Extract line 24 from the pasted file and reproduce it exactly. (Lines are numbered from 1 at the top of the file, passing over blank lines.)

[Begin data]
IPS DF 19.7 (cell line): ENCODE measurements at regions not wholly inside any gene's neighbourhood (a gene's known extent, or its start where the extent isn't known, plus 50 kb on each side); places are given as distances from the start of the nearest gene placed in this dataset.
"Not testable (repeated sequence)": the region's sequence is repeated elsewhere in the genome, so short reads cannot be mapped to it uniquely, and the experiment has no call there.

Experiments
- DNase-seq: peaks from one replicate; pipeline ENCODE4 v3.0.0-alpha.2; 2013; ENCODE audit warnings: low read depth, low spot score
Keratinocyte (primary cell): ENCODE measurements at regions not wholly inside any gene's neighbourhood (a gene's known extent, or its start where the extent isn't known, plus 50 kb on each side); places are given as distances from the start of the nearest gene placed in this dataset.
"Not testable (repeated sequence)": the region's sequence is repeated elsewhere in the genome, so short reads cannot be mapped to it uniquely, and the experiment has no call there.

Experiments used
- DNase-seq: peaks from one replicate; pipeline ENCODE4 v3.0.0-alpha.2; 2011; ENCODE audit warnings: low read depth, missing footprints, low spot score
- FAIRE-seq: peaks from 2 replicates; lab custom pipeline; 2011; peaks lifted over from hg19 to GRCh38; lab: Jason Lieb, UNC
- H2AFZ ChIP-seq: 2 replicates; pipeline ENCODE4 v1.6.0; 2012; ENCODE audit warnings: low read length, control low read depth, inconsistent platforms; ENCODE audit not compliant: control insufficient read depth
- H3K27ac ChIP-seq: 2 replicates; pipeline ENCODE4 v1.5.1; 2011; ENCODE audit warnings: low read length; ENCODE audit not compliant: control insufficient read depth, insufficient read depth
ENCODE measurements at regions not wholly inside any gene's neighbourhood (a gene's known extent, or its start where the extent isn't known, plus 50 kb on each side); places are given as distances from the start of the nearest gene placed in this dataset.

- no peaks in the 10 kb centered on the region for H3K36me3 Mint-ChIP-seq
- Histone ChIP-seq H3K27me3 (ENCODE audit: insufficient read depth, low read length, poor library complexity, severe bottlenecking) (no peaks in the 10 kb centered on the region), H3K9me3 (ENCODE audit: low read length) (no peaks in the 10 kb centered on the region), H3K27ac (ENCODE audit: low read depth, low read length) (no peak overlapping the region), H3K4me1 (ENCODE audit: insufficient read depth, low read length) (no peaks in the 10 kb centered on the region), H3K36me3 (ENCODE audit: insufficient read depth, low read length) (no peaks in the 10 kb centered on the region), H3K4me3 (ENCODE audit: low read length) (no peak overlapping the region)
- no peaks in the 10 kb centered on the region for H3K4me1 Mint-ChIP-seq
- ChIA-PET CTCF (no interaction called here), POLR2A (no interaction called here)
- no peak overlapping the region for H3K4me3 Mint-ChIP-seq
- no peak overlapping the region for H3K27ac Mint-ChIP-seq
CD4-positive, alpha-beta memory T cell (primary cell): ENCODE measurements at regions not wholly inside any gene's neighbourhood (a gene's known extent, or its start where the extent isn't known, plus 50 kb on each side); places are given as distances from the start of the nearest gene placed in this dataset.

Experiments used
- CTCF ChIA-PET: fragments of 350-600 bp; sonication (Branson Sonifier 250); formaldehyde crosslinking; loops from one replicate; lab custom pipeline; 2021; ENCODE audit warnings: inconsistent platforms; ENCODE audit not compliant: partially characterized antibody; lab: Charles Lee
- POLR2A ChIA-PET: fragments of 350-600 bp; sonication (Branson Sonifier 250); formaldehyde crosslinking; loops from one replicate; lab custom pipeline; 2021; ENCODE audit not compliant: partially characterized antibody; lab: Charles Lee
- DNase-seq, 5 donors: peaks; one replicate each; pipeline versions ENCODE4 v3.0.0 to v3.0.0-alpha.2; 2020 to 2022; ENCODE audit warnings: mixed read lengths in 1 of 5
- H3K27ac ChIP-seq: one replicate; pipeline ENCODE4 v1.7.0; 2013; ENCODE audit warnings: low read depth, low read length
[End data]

- H3K27ac ChIP-seq: one replicate; pipeline ENCODE4 v1.7.0; 2013; ENCODE audit warnings: low read depth, low read length